What Is An In Vitro Diagnostic (IVD)?
In Vitro Diagnostic (IVD) tests are medical devices that are used in vitro for the examination of specimens (including blood, urine and tissue samples) taken from the human body to provide information on diseases, conditions, or infections, and are sold as diagnostic kits to laboratories, health professionals, or consumers for home use.
What Is A Laboratory Developed Test (LDT)?
Laboratory-Developed Tests (LDT) are “in-house” tests that are designed, manufactured and used in a single laboratory, and sold as a service to clinics, patients, and third-party payers.
Enzyme-Linked Immunosorbent Assay (ELISA) is a biochemical method used to detect the presence of an antibody or antigen in a liquid sample. ELISAs are the most widely used assay type, as it is a relatively fast and inexpensive test method.
Tumour markers are substances that are produced by cancer or by other cells of the body in response to cancer, such as proteins, gene expression patterns and DNA fragments. Tumour markers are often found at higher than normal levels in the blood, urine, stool, tumour tissue, or other tissues or body fluids of some people with cancer. However, tumour markers may be elevated, normal or absent in people with cancer, can vary over time, and may be present at an early or later stage of cancer. Tumour markers can be used to aid the detection, diagnosis and management of cancer to help improve patient outcomes and survival.
A receiver operating characteristic (ROC) curve graphically shows the performance of a diagnostic test by plotting the true positive rate (TPR or sensitivity) for correctly detecting cancer in diseased patients against the false positive rate (FPR, or 1-specificity) for incorrectly identifying cancer in non-diseased (healthy) patients, at various threshold settings. A ROC curve can be used to compare diagnostic tests. A good diagnostic test must demonstrate a high sensitivity (correct diagnosis) and acceptable false positive rate (“cancer scares”) for the disease.
The area under the curve (AUC) interprets the accuracy of the test in distinguishing between patients with and without cancer, where the greater the AUC the better the test. A perfect test would have an AUC=1.0, an excellent test AUC=0.9-0.99, a good test AUC=0.8-0.89, and a useless test AUC=0.5. In a clinical context, an AUC=0.90 means the probably of correctly classifying a patient as being positive or negative for cancer is 90%.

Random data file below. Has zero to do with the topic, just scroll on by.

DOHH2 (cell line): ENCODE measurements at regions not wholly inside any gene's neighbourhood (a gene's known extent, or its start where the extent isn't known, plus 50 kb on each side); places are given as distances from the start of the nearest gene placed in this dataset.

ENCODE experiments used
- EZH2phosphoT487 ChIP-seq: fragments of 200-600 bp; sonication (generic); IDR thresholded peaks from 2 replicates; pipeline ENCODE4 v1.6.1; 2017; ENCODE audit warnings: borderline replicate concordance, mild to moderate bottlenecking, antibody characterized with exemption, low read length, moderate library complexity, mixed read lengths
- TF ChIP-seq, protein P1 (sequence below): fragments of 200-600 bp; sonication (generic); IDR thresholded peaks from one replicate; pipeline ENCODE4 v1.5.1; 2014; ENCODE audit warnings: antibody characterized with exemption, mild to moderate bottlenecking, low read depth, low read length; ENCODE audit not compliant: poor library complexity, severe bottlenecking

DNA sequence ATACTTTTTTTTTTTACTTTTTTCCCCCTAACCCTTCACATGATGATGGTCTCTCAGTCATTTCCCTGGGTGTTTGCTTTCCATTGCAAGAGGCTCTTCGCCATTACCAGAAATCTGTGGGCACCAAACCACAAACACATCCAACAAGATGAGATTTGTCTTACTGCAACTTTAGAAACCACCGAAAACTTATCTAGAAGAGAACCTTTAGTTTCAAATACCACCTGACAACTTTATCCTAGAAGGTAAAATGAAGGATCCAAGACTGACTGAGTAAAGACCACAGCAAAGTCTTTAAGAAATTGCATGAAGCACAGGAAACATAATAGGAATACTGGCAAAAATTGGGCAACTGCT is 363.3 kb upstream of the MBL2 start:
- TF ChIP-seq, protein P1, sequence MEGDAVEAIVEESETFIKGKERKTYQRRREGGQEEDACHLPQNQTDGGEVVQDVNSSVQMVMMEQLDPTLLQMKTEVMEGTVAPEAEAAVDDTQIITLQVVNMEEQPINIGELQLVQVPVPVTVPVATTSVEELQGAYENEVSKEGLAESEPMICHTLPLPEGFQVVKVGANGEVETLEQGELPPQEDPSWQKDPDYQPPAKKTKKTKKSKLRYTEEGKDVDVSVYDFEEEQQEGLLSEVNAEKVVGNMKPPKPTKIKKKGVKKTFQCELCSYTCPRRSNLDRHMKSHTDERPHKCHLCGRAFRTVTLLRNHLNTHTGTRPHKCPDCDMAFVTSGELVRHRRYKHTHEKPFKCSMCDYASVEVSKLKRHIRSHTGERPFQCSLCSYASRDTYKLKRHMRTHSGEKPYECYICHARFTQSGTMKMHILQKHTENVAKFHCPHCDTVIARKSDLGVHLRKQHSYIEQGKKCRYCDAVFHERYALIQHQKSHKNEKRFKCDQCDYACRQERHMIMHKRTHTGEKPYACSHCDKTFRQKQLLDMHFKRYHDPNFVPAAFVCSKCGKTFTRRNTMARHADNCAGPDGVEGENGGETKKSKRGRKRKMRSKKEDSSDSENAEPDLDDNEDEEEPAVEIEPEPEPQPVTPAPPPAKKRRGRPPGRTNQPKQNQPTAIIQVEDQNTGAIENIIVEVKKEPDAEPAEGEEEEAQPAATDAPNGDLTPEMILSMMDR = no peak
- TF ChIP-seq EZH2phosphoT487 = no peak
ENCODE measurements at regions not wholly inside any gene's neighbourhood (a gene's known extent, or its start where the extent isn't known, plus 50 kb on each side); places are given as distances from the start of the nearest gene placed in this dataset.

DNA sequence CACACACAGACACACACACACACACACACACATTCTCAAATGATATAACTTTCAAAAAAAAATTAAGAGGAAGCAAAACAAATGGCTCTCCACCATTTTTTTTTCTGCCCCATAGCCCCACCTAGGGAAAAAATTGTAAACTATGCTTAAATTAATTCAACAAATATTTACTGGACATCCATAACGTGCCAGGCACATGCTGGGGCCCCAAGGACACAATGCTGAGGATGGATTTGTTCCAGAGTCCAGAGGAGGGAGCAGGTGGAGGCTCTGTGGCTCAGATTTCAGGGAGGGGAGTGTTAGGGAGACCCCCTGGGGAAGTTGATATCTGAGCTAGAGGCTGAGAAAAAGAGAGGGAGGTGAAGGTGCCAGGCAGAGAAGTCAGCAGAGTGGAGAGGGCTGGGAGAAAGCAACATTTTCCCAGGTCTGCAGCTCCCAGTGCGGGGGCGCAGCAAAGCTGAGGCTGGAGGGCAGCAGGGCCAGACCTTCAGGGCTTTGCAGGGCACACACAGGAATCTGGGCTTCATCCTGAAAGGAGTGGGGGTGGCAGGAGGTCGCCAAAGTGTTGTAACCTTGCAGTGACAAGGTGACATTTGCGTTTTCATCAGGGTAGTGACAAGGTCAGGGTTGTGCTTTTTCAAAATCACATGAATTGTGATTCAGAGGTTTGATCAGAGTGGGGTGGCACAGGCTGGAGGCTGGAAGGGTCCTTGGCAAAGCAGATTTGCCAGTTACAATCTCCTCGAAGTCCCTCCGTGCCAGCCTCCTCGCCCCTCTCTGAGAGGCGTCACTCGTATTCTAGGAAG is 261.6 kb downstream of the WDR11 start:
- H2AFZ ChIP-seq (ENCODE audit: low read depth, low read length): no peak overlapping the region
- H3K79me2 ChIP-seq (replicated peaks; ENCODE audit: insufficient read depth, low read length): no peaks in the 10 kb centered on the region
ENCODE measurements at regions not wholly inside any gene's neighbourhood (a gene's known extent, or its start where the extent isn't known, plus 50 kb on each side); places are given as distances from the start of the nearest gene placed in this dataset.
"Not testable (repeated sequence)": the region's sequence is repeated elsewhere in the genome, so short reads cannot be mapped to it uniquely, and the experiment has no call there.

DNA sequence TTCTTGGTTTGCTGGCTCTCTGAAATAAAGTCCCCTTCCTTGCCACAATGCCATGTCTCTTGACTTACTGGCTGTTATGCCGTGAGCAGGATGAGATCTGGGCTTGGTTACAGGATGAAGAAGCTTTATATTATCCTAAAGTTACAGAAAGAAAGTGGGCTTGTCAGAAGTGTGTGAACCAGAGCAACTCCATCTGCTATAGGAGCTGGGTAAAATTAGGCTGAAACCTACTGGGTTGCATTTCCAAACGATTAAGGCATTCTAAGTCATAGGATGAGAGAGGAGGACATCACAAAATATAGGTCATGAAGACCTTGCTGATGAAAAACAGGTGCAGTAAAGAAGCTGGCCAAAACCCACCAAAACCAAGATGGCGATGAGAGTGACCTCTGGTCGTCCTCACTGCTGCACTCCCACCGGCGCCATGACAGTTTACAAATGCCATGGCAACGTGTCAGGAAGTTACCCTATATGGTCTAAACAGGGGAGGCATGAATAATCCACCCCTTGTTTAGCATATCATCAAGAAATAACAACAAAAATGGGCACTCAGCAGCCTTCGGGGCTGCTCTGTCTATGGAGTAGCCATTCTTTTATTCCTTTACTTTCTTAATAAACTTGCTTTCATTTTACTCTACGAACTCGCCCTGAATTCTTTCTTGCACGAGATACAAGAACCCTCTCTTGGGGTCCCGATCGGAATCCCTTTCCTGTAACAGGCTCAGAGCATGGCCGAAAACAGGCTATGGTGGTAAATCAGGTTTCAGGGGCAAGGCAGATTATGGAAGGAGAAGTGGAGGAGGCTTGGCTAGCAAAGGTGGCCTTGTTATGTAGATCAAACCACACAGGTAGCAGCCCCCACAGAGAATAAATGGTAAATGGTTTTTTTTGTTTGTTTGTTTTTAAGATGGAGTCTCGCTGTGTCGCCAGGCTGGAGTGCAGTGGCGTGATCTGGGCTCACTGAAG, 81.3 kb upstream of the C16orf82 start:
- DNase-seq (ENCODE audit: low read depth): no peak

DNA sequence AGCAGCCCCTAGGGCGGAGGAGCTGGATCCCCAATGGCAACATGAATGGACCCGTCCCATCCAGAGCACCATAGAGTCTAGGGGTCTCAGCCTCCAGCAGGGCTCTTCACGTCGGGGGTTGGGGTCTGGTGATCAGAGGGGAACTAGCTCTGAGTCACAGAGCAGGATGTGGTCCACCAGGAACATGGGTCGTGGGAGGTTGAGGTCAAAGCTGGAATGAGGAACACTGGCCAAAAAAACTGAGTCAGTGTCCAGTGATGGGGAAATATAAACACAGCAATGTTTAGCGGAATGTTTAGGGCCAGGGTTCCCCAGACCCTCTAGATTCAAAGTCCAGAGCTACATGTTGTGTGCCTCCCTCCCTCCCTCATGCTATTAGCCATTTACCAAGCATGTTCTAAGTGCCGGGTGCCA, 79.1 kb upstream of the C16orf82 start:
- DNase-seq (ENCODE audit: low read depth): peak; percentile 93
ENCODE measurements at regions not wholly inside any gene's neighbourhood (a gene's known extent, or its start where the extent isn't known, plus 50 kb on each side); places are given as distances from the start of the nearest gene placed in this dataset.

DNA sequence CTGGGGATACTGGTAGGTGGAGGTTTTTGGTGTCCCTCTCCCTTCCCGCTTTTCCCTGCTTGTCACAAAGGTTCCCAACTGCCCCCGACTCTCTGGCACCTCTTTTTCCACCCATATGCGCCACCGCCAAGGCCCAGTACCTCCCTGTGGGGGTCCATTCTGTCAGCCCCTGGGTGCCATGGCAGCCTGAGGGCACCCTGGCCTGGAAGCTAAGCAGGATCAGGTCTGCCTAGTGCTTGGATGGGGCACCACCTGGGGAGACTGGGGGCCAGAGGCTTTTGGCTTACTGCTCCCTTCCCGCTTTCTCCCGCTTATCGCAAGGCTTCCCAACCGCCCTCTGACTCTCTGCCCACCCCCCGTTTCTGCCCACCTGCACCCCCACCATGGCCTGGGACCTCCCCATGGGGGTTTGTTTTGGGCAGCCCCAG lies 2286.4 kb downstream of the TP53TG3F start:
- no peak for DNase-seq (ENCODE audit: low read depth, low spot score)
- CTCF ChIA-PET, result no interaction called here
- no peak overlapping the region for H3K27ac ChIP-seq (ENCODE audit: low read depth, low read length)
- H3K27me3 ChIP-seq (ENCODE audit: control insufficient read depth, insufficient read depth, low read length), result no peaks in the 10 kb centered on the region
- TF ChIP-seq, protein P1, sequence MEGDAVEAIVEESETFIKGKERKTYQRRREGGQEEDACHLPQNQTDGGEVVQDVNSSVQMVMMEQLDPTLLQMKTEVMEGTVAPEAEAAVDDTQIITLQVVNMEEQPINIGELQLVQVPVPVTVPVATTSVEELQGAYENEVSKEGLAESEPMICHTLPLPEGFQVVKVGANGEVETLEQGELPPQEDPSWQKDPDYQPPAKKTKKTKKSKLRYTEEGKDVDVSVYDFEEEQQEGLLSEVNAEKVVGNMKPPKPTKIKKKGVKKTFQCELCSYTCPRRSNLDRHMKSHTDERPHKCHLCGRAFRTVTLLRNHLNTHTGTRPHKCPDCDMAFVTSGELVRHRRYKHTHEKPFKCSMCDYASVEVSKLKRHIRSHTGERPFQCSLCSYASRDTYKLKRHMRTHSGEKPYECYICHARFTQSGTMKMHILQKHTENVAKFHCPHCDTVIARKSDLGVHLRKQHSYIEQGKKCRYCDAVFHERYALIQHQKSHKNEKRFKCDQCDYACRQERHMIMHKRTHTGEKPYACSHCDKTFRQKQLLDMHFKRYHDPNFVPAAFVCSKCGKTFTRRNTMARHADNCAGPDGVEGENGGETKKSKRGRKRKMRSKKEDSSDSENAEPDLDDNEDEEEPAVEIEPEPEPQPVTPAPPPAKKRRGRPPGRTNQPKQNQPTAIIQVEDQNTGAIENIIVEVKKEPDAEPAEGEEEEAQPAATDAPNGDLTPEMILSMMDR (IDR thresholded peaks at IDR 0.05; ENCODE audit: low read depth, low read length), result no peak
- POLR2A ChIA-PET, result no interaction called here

Sensitivity (or true positive rate) is the percentage of patients with cancer that were correctly identified with a positive test result. High sensitivity is important because it minimises the number of patients with cancer that are missed (false negatives). For example, if a test has a sensitivity of 90% for lung cancer, then it detects 90% of people with lung cancer and misses lung cancer in 10% of people with cancer.
Specificity (or true negative rate) is the percentage of patients without cancer that were correctly identified with a negative test result. For example, if a test has a specificity of 90% for lung cancer, then 90% of healthy people will correctly test negative and the other 10% will be false positives.
What Is A False Positive?
False positive (1 – specificity) is the percentage of heathy people without cancer that were incorrectly identified with a positive test result. A diagnostic test with low specificity for cancer may have an unacceptably high false positive rate (“cancer scares”) that can lead to patient anxiety and over referral of healthy individuals for unnecessary invasive and costly follow-up procedures.
Accuracy is the percentage of true results. It is an overall measure of test reliability in correctly identifying people with and without cancer. It is calculated by dividing the number of true positive and true negative results by the test population.
What Are Predictive Values?
Positive predictive value (PPV) is the probability that the disease is present when the test is positive in a given population with known disease prevalence.
Negative predictive value (NPV) is the probability that the disease is not present when the test is negative in a given population with known disease prevalence.
For example, in a high-risk population with 20 cases of disease for 1000 people (2% prevalence), a diagnostic test with a specificity of 90% and sensitivity of 90% would have a PPV=15.5% and NPV=99.7%.
|| Australian Register of Therapeutic Goods
|| Conformité Europréene Marking
|| Clinical Laboratory Improvement Amendment of 1988
|| Contract Research Organisation
|| Circulating tumour DNA in a Liquid Biopsy test
|| Computed Tomography Scan
|| Enzyme-Linked Immunosorbent Assay
|| Food and Drug Administration
|| False Positive Rate
|| In Vitro Diagnostic
|| Intellectual Property
|| Low Dose Computed Tomography
|| Laboratory Developed Test
|| Negative Predictive Value
|| Packs per day x number of years smoking
|| Patent Cooperation Treaty
|| Proof of Concept
|| Positive Predictive Value
|| Quality of Life
|| Research and Development
|| Receiver Operating Characteristics
|| Relative Risk
|| Reverse Transcriptase Polymerase Chain Reaction
|| Therapeutic Goods Administration
|| True Positive Rate